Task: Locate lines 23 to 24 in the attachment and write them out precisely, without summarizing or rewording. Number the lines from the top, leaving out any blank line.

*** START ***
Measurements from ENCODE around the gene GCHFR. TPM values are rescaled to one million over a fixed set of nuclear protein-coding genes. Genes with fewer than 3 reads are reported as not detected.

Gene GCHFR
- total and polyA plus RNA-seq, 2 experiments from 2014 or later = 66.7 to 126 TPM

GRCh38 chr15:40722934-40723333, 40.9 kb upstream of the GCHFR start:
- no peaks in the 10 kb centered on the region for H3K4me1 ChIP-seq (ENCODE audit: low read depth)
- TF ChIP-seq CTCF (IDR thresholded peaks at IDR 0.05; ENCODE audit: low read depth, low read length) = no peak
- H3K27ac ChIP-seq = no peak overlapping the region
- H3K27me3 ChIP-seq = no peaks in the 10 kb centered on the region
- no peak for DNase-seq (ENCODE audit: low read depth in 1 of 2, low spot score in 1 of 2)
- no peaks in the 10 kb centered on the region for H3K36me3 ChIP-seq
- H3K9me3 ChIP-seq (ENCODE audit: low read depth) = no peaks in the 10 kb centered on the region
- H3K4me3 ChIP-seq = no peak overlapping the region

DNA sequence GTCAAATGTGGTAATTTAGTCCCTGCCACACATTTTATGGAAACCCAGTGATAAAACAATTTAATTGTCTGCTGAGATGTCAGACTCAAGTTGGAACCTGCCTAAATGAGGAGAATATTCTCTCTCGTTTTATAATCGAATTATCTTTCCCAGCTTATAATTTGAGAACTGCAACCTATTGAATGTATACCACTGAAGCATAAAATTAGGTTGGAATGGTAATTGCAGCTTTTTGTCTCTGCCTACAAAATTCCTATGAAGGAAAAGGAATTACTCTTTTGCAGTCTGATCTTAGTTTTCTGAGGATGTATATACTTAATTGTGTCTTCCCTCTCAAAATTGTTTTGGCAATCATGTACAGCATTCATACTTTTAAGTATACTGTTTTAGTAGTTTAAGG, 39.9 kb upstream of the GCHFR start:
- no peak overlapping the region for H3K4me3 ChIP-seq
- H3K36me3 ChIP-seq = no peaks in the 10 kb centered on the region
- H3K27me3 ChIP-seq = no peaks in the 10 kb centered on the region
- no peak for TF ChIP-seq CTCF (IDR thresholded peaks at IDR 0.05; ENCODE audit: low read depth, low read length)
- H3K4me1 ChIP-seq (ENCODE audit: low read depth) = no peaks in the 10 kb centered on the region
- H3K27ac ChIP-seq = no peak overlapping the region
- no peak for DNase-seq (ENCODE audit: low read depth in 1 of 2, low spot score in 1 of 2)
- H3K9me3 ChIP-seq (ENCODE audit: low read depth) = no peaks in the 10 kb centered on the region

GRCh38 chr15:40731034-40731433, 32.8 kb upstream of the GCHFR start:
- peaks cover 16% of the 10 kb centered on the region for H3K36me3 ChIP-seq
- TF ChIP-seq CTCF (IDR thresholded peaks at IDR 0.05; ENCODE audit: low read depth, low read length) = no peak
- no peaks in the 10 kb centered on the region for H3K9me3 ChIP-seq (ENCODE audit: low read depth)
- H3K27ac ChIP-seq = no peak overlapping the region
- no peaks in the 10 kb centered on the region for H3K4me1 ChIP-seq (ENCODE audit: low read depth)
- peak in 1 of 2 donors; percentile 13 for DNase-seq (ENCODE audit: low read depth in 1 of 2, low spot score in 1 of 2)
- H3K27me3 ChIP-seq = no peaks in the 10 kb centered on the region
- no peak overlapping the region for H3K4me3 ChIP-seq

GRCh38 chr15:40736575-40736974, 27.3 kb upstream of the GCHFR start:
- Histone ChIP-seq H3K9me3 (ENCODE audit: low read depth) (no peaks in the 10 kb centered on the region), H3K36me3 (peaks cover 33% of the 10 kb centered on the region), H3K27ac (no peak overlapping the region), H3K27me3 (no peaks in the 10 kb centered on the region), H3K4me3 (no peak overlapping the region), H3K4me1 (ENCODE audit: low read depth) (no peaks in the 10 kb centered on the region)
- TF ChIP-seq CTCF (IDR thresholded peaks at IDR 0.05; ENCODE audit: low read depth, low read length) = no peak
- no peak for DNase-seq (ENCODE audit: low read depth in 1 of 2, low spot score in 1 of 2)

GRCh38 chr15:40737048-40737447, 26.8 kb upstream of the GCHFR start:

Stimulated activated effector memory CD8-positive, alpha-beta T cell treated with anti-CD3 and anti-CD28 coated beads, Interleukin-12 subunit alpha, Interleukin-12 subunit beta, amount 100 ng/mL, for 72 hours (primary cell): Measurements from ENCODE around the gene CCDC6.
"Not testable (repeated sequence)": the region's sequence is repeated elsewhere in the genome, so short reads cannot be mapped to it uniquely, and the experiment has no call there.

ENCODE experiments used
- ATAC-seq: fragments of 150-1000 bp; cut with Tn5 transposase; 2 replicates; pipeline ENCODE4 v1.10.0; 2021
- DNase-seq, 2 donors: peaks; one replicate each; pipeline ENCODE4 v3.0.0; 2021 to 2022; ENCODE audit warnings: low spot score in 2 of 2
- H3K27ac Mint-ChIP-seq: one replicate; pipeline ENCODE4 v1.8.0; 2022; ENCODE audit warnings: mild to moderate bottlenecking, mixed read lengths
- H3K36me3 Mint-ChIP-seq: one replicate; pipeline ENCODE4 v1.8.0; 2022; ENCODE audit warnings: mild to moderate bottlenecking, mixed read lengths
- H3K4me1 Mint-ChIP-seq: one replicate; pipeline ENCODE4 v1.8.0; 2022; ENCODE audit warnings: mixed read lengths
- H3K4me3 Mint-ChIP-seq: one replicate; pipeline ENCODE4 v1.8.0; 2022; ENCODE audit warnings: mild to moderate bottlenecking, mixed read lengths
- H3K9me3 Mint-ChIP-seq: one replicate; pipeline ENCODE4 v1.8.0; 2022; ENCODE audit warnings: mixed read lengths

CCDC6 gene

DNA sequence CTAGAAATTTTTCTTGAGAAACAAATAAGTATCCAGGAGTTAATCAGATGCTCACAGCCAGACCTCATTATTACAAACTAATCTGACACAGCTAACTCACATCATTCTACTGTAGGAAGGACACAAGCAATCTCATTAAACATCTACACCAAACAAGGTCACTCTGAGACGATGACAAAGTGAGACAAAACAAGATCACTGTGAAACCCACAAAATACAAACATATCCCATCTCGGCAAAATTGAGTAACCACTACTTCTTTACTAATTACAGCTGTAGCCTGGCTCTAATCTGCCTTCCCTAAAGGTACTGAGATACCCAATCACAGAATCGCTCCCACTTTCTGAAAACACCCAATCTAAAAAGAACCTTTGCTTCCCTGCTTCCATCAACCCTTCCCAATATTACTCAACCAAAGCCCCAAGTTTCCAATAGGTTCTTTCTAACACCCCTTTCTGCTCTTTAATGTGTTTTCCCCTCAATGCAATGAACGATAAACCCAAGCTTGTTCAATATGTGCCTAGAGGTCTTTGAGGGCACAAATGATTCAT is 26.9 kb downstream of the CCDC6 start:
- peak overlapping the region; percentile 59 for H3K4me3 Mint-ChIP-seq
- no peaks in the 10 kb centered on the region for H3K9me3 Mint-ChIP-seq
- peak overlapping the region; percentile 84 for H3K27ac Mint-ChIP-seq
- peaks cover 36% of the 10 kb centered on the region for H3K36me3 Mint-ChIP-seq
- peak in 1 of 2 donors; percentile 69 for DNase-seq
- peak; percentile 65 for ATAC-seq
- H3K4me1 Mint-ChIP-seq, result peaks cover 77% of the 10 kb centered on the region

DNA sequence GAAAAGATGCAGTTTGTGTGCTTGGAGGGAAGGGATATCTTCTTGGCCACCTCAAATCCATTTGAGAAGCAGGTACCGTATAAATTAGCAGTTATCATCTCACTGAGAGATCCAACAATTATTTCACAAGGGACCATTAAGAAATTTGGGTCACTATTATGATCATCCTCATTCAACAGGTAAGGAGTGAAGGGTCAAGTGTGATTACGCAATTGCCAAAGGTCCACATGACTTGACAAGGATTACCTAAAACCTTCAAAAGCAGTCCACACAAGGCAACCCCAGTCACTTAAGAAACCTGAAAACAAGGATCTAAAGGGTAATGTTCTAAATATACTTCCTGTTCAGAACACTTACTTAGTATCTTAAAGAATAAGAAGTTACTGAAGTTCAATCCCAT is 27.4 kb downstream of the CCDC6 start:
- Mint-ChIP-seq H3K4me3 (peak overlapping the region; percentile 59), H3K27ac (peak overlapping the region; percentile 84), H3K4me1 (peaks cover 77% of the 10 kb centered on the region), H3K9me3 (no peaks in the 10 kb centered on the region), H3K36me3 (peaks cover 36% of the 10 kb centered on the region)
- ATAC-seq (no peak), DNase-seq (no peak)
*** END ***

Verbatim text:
- peaks cover 16% of the 10 kb centered on the region for H3K36me3 ChIP-seq
- TF ChIP-seq CTCF (IDR thresholded peaks at IDR 0.05; ENCODE audit: low read depth, low read length) = no peak